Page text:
Out West Arts: Performance at the end of the world

Opera, music, theater, and art in Los Angeles and beyond

Closing Thoughts

July 14, 2009

Helen Mirren as Phèdre
Photo: Catherine Ashmore 2009

Los Angeles is one of those cities that no matter where you go, there you are. It seemed that everywhere I went on my recent trip to Europe that Los Angeles was not far away from me like some figure just out of the corner of my eye. Take Nicholas Hynter’s lovely production of Phèdre at the National Theater which I caught on a Saturday afternoon. Who would have thought setting the piece at the Getty Center would be so effective. With it’s pale Travertine walls and blue seaside vistas, all that’s missing from the staging for the total L.A. experience was the cappuccino cart. Helen Mirren was certainly regal and fun to watch, but I’ve always found Ted Hughes translation, used in this revival, a bit dry and severe. On the other hand I did get to see Margaret Tyzack who was superb as Oenone. Despite all the sold-out shows and big hype it was rather straight-forward.

Of course, my time away was somewhat marred with a case of stomach flu that resulted in my missing out on a performance of Massenet's Werther in Munich. Worse yet is that I was trapped in bed in the hotel room on the day of you-know-who’s memorial service. I won’t go on about that matter but it did make me glad I wasn’t at home dealing with gridlock and other craziness stemming from all the hubbub. Of course, the gloved one was everywhere, including the Arte channel, which had interrupted its usual fare of operas, art films and classical performance for 1988’s Moonwalker, which is decidedly not the high point of Joe Pesci’s career in case you’re wondering.

There was time for some shopping, though, and I picked up a number of recordings including the long awaited release of Thomas Adés' The Tempest on EMI and a great new release from Mark Padmore featuring songs from Benjamin Britten. I also commemorated my visit to Munich by picking up the first release from the Bavarian Opera Orchestra under the leadership of its recently appointed musical director, Kent Nagano. The orchestra gave a number of wonderful performances last week, and Nagano's Lohengrin was masterful. The new recording is a first rate performnace of Bruckner's earlier version of the Fourth Symphony. It's a hugely successful turn and hopefully the first of many we'll here from this ensemble and director.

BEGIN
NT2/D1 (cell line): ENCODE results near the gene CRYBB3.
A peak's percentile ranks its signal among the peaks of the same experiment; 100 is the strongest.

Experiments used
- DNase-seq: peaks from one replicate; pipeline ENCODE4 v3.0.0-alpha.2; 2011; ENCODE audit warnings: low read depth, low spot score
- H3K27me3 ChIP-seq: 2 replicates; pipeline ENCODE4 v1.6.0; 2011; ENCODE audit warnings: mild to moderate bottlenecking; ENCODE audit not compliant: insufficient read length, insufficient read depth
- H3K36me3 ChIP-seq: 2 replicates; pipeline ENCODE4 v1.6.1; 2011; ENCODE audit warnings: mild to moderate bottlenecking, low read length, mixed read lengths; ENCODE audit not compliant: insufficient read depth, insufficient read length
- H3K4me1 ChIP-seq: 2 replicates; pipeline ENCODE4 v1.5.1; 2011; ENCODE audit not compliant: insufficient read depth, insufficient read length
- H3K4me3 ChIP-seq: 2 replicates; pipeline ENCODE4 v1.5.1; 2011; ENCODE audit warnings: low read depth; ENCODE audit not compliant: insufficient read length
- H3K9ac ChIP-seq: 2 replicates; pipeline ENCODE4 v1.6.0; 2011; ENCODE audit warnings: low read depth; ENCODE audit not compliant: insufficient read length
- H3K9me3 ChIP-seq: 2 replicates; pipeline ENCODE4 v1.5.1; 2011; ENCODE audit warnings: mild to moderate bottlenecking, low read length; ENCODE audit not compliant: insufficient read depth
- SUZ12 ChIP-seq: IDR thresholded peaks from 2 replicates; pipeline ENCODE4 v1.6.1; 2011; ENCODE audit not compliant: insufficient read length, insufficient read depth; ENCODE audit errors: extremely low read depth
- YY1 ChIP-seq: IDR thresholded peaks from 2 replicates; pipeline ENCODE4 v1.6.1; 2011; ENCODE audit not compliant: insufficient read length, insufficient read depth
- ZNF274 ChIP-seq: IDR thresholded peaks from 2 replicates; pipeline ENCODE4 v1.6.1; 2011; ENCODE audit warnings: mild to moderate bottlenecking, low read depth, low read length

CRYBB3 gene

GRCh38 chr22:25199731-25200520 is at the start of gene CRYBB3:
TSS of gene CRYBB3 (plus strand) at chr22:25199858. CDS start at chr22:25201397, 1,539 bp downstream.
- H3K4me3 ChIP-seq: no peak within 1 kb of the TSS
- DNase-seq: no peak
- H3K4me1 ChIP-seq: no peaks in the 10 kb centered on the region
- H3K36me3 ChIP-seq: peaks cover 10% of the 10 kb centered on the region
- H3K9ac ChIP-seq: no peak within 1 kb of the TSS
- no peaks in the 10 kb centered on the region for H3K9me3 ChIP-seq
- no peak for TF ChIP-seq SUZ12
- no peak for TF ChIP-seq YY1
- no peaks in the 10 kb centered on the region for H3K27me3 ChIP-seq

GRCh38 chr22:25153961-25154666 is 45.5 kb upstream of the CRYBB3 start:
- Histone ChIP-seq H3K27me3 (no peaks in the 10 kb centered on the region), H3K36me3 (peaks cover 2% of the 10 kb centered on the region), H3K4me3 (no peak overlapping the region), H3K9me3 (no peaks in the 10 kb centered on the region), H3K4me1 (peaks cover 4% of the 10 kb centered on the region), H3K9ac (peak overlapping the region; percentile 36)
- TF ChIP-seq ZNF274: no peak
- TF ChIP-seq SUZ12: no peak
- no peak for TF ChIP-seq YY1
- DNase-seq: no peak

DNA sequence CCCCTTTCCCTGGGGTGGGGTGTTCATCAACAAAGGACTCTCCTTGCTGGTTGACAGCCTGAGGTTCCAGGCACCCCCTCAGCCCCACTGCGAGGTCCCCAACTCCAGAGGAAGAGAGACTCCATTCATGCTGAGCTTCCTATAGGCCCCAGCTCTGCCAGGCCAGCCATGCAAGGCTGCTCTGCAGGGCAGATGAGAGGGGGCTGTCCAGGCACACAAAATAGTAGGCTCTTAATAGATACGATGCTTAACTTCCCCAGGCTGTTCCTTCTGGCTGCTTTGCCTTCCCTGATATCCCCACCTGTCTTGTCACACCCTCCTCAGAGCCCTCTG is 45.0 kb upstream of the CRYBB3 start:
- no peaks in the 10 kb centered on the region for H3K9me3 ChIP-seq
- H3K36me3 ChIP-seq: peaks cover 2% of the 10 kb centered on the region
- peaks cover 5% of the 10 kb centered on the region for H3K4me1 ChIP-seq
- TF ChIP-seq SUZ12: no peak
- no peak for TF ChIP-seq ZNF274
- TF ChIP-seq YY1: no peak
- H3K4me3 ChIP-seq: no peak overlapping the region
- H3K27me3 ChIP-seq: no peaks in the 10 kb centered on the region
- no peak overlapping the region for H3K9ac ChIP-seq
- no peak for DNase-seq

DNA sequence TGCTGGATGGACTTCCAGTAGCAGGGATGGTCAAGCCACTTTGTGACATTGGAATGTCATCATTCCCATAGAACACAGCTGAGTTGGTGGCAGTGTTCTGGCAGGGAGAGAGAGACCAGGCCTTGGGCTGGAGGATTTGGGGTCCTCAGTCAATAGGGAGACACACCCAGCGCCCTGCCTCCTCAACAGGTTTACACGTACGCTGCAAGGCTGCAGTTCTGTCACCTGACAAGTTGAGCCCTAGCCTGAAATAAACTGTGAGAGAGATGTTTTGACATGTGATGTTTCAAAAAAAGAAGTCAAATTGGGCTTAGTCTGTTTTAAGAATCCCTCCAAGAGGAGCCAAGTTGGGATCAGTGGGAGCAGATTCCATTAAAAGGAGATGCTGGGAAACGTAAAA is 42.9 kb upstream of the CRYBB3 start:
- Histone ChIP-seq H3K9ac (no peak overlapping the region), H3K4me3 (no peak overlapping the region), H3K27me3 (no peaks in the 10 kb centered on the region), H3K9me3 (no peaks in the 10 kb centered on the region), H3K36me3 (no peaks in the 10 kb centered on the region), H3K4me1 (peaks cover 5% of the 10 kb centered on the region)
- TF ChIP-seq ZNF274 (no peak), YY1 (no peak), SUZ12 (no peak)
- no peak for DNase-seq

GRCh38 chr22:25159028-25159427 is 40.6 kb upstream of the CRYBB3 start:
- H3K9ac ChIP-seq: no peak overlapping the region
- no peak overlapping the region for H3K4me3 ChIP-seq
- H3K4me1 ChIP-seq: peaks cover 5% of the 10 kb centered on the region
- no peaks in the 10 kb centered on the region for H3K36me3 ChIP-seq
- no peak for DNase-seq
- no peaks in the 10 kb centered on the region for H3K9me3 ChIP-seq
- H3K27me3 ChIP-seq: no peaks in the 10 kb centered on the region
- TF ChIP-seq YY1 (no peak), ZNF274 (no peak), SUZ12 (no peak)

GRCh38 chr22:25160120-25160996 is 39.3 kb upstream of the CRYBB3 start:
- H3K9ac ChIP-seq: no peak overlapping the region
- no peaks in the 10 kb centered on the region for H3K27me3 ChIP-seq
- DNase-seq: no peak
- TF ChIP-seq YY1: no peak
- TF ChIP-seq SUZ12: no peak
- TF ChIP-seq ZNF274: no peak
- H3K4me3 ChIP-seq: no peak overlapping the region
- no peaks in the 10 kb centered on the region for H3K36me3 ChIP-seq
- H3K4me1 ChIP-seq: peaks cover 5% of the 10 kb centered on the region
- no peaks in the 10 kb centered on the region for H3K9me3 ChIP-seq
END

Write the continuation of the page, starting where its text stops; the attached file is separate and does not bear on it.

But I was glad to get back home to be greeted by tickets for the Fall. My Los Angeles Opera and Metropolitan Opera orders had arrived. It's going to be a great Fall with Janacek and Esa-Pekka Salonen. Oh, and in case you're wondering, the most overrated and already overhyped non-event of the rest of the year will be the October 3 free appearance of Gustavo Dudamel with the Los Angeles Philharmonic at the Hollwood Bowl as part of his arrival as the new music director for our beloved orchestra. And what better way to say bienvenidos than stack parking, Taj Mahal, 5 hours of community youth orchestras, and yet another performance of Beethoven's 9th. My advice: skip it in favor of either the Thomas Hampson recital at the Dorothy Chandler Pavilion that night or a concert with Marianne Faithful at Royce Hall. Well, I think that clears the deck for now.


Welcome back, hopefully in a fit of wellness.
You are so correct in your assessment of the Oct. 3 event at the bowl: good for many who might not be able to see him or the orchestra, as well as Taj Mahal.
But with the season beginning the following week with GD's Mahler First, patience will be a well-rewarded virtue.
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